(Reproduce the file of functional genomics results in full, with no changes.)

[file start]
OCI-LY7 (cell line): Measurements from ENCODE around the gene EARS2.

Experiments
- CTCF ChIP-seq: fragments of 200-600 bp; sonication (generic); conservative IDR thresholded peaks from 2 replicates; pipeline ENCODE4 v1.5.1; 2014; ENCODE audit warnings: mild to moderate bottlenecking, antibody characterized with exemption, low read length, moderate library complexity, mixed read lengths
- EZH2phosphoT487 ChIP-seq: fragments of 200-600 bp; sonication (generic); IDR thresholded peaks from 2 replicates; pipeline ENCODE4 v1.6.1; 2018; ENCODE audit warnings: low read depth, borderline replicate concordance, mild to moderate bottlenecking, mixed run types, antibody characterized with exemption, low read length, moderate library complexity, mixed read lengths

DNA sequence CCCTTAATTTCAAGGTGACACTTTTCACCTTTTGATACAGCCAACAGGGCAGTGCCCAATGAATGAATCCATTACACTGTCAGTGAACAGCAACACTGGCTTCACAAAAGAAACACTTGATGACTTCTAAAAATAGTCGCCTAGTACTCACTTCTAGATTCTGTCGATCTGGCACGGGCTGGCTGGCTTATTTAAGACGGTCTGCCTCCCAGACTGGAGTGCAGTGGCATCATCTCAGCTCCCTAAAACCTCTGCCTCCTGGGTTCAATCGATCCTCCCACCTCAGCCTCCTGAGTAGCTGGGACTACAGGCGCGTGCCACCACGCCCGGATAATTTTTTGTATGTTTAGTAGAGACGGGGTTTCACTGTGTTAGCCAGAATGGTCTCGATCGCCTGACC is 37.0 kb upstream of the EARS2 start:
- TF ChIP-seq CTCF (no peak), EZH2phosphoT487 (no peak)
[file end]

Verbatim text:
OCI-LY7 (cell line): Measurements from ENCODE around the gene EARS2.

Experiments
- CTCF ChIP-seq: fragments of 200-600 bp; sonication (generic); conservative IDR thresholded peaks from 2 replicates; pipeline ENCODE4 v1.5.1; 2014; ENCODE audit warnings: mild to moderate bottlenecking, antibody characterized with exemption, low read length, moderate library complexity, mixed read lengths
- EZH2phosphoT487 ChIP-seq: fragments of 200-600 bp; sonication (generic); IDR thresholded peaks from 2 replicates; pipeline ENCODE4 v1.6.1; 2018; ENCODE audit warnings: low read depth, borderline replicate concordance, mild to moderate bottlenecking, mixed run types, antibody characterized with exemption, low read length, moderate library complexity, mixed read lengths

DNA sequence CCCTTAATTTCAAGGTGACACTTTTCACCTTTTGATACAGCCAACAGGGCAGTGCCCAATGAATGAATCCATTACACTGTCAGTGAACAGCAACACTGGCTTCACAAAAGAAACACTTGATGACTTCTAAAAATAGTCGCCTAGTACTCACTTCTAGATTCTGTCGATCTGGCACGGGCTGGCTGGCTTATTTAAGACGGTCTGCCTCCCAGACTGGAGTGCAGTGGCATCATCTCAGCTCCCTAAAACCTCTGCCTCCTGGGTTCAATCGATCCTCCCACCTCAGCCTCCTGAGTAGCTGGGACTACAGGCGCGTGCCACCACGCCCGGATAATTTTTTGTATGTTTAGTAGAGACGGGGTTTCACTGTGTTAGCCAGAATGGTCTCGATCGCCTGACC is 37.0 kb upstream of the EARS2 start:
- TF ChIP-seq CTCF (no peak), EZH2phosphoT487 (no peak)